Under Bush's education proposal, the Head Start program would be transformed into a reading program as part of the Department of Education
"This focuses very strongly on the Governor's proposal for education, what he seeks to do for education," Fleischer said. "We will not withhold from the American people the failure of Al Gore to improve education for America's children. That's an important central feature of the campaign for the presidency."
Fleischer said some of the greatest education gains in the nation were made in Texas with African-American fourth graders in Texas ranked first in the nation in math.
African-American and Hispanic eight graders ranked second in the nation while Texas eighth graders, as a whole, ranked fourth in the nation, according to Fleischer. "We're one of two states that have, according to the National Education Goals Panel, moved up the fastest in educational rankings."
Those advancements, campaign aides say, are because of reforms focused on elementary schools and reading. "The best way to reform education and make a long-term investment in our nation's future is through educating young children starting at the beginning," Fleischer said.
Fleischer noted that education, as a crucial concern among women voters, will be a "centerpiece" of the Bush campaign, providing insight into what could be part of the campaign's overall strategy to attract more voters.
Bush wants to increasing current education spending levels by $5.5 billion between 2002 and 2006 targeted toward a variety of programs such as the Excellence in Education award, character education, the Charter School Homestead Fund, education savings accounts, and after-school programs. Under his proposal, states would also receive federal assistance for administering the NAEP tests.
"I think it's safe to say that when it comes to education, Governor Bush is a different kind of Republican. He is sending a different message and setting a different tone than we have heard come of Washington recently," Fleischer said.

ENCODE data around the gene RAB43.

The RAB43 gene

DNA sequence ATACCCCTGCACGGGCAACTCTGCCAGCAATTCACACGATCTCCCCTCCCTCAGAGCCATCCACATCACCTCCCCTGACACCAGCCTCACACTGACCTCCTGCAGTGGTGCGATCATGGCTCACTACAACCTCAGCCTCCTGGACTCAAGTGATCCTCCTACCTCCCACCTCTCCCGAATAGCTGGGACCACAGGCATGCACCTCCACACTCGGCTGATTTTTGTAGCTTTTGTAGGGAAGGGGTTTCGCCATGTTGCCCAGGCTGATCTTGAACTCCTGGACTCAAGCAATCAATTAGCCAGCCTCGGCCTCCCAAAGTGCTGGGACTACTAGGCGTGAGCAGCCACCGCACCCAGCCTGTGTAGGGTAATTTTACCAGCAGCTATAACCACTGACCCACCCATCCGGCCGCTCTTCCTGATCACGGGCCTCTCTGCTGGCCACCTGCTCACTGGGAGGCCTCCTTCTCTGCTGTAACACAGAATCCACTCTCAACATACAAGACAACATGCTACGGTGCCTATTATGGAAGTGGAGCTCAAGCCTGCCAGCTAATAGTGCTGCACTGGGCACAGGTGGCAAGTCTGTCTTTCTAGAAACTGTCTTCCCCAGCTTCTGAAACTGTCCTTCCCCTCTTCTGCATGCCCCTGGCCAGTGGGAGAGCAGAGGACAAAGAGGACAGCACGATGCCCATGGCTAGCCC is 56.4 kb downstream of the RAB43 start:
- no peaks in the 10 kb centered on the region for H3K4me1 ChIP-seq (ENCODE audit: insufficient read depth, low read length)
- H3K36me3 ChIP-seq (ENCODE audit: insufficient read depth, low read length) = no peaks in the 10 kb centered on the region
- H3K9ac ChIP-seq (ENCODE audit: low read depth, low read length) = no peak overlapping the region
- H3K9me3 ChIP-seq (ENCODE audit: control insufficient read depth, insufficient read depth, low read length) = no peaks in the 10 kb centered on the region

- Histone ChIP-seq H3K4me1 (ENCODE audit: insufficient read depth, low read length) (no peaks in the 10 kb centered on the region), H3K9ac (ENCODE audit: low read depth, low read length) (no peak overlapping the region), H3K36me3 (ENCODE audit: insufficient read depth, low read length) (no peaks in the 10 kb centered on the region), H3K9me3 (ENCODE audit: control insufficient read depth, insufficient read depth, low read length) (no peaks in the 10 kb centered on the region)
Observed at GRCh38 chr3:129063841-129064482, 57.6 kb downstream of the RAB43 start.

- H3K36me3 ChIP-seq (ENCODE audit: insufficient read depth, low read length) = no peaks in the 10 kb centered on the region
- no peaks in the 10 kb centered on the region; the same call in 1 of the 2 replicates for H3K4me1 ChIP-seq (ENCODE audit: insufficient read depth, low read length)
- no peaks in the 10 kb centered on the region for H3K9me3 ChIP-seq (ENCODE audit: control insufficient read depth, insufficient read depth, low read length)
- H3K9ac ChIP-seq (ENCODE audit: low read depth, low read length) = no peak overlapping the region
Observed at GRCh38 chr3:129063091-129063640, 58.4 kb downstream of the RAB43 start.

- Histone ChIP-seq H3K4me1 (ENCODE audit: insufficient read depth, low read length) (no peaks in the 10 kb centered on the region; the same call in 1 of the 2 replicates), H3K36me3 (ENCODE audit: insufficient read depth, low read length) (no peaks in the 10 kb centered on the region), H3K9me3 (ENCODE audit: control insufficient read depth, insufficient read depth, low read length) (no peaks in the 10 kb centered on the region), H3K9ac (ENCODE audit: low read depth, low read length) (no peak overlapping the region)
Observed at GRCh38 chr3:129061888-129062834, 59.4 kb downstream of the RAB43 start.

Bush's brother, Florida Republican Governor Jeb Bush, was dealt a political setback earlier this week when a state judge tossed out his education reform program that had already taken effect with 53 students enrolled. Governor Jeb Bush is expected to appeal the ruling.
In the ruling on Tuesday, Leon County Circuit Court Judge L Ralph Smith barred Florida from expanding its school voucher program any further, but permitted the students currently using vouchers to continue to do so through the end of the school year.
The Florida program, passed in June 1999, uses public tax dollars to provide private school scholarships to students in public schools that fail standardized tests. Opponents, including teachers' unions and the American Civil Liberties Union, say the voucher plan will drain money away from government schools that need it most.
The Florida education reform plan and that which the Texas governor is proposing nationally are "fairly similar in that both are aimed at providing a voucher in situations where a child is left in a failing school," Bush spokesperson Mindy Tucker told CNSNews.com.
"This is the first ad of the Fall campaign, and we think it's never too early to talk about the importance of education," Fleischer added.